Spend twenty minutes a day playing with your cat, always at the same time. This will settle your pet’s fears, and they’ll know that their needs will be met.
Also, offer your cat quality time first-thing in the morning, and last thing at night. Human bedtime can be very dull for cats. Many owners find that their cat wakes them up at night.
They will typically be awake, and wondering why they’re being ignored. Teaching your pet to expect attention at set times minimizes the risk of nibbled toes overnight.
How Much Attention Do Senior Cats Need?
Attention for an older cat – aged seven or over – requires a more delicate balancing act. If you have lived with your pet for a while, you’ll have settled into a routine.
As your cat grows older, they’ll also be a little more sedentary. This doesn’t mean that you can take grow complacent, however.
You can’t let your senior cat grow too lazy. This will be a fast track to weight gain. Obesity is dangerous in cats, especially older felines. As years take a toll on their body, your cat’s kidneys will struggle to cope. Excess weight will place more strain on your pet’s heart.
You should still carve out at least twenty minutes to play with your senior cat daily. They may need a little more encouragement by this stage. This is all part of your role as a pet owner, though.
Senior cats need exercise, whether they want it or not. Find stimulation that your cat enjoys, and ensure that it remains in their routine.
What Cat Breeds Require the Most Attention?
Some cat breeds are more interested in human attention than others. If you bring one of the following felines into your family, schedule your time accordingly. These breeds will expect to be interacted with considerably more than the average housecat:
- Cornish or Devon Rex
- Egyptian Mau
Of course, there are also cat breeds that are perfectly content to amuse themselves. This doesn’t mean that these cats require no attention.
They’ll still need the standard twenty minutes or playtime, minimum. However, the following breeds will typically cope with being left alone for longer:
- Russian Blue
- British Shorthair
- Norwegian Forest Cat
- Scottish Fold
Choosing the ideal breed of cat to suit your lifestyle – and available time – is important. This breed finder from Vet Street could be an invaluable tool to help with this. Do your research before committing to a cat, and ensure that you’re ready for the responsibility.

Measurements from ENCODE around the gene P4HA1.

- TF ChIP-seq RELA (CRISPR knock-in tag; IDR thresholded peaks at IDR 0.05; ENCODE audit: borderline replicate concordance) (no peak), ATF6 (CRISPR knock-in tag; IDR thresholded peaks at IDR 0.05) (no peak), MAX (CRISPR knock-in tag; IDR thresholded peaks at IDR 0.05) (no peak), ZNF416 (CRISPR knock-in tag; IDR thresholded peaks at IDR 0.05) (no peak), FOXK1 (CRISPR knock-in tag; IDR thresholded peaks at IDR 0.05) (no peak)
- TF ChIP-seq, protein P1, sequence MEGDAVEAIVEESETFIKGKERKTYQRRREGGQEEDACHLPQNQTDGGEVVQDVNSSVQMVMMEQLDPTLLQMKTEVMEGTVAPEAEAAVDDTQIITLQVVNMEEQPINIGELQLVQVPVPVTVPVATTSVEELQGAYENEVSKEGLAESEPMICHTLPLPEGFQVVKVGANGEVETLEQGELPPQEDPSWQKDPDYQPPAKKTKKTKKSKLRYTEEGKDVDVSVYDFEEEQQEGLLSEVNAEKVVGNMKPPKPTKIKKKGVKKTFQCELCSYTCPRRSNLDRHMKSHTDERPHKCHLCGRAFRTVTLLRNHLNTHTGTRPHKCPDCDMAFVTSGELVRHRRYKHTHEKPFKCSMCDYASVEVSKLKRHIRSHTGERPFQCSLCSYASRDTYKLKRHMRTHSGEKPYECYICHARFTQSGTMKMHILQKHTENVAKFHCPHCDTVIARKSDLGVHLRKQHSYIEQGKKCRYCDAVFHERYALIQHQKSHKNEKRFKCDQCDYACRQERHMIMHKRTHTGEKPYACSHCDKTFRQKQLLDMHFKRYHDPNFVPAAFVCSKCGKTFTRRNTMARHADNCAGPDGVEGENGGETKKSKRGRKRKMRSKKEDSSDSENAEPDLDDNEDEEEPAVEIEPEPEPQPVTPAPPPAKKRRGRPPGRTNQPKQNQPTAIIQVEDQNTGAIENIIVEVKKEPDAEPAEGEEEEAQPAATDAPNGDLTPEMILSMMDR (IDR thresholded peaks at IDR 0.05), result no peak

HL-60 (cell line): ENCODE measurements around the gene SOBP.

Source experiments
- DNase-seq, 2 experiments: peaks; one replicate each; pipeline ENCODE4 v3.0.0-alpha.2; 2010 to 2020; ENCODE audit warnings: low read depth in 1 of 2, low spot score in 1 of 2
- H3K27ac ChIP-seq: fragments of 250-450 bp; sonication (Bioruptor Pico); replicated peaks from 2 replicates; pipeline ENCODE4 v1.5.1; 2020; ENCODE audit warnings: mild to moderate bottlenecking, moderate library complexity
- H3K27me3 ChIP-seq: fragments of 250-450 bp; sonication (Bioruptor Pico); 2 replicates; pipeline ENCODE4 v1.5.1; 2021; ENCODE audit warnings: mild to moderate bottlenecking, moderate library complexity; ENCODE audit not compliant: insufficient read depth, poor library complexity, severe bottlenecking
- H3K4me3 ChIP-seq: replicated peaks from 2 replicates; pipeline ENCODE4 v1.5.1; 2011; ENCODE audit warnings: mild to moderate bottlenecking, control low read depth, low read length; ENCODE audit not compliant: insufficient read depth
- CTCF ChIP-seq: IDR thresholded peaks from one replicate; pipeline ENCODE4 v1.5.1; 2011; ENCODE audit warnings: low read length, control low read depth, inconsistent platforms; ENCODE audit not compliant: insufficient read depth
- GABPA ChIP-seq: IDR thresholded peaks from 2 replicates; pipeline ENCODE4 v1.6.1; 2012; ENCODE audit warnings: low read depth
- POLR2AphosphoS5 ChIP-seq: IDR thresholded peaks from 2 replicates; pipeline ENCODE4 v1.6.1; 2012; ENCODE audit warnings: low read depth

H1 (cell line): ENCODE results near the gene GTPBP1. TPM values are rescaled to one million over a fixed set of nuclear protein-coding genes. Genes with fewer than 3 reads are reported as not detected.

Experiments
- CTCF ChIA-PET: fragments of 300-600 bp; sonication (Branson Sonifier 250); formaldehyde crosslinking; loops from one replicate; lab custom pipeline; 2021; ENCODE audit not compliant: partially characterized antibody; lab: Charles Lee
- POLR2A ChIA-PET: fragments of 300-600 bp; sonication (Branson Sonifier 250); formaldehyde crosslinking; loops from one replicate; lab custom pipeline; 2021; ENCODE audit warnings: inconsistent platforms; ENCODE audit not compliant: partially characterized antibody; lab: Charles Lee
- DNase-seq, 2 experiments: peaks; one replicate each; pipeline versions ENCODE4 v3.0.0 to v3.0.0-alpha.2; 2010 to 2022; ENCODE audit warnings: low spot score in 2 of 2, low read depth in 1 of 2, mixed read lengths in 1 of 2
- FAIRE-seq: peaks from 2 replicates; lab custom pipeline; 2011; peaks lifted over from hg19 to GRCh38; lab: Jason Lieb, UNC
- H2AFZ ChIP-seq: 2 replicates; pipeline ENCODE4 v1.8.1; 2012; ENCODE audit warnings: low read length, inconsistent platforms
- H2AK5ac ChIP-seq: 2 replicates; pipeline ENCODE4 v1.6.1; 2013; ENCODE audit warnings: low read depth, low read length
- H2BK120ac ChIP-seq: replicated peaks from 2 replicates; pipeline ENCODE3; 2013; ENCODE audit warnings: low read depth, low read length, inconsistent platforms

Should I Get a Cat if I Work Full-Time?
Does the independent nature of felines make them an ideal pet for busy people?
The truth is, cats will miss you while you are away. Don’t be fooled by their aloof nature. Your pet knows full well when you’re not home, and they are rarely happy about it. This can be worked around, though, if you’re prepared to deal with the outcome.
If your work full-time, a solo indoor cat can take over any time that you’re home. Your pet will demand attention the moment you walk through the door.
This may well continue throughout the evening. You have to see this from your pet’s perspective. They have been cooped up all day, unable to interact or embrace their instincts.
This will be enough to frustrate anybody, without even considering the emotional element. Yes, your cat does love you.
In addition to attention, your cat’s more basic needs will need to be met. This means grooming, as cats are meticulously clean. It means changing their litter, for the same reason.
This involves checking that your cat has been drinking enough water, and eating. You’ll also need to ensure that your cat understands your routine.
If you work erratic shift patterns, for example, this may cause your cat stress. They never know if you’ll be home or not. If you have a strict 9 – 5 pattern, however, your pet will adapt to this.
There are solutions to keeping your cat entertained while you’re away. The first is to allow them to roam outside. With the aid of a cat flap, your cat can come and go as they please.
This means that, should they grow bored, your pet can take themselves off for a stroll. What’s more, they can embrace their hunting instincts by stalking wild mice and birds. This will undoubtedly keep them amused, but comes with many risks.
Do you live close to busy traffic? Cats lack basic road sense. Are there other cats in your neighborhood? If they’re territorial, your pet may be bullied or attacked.
Even if they’re docile, other cats can carry fleas and other diseases. This is especially likely if your pet encounters stray or feral cats.
There is also the risk that your cat will find a ‘second home’ with a neighbor that feeds them. This could lead to your cat becoming obese, eating multiple meals a day.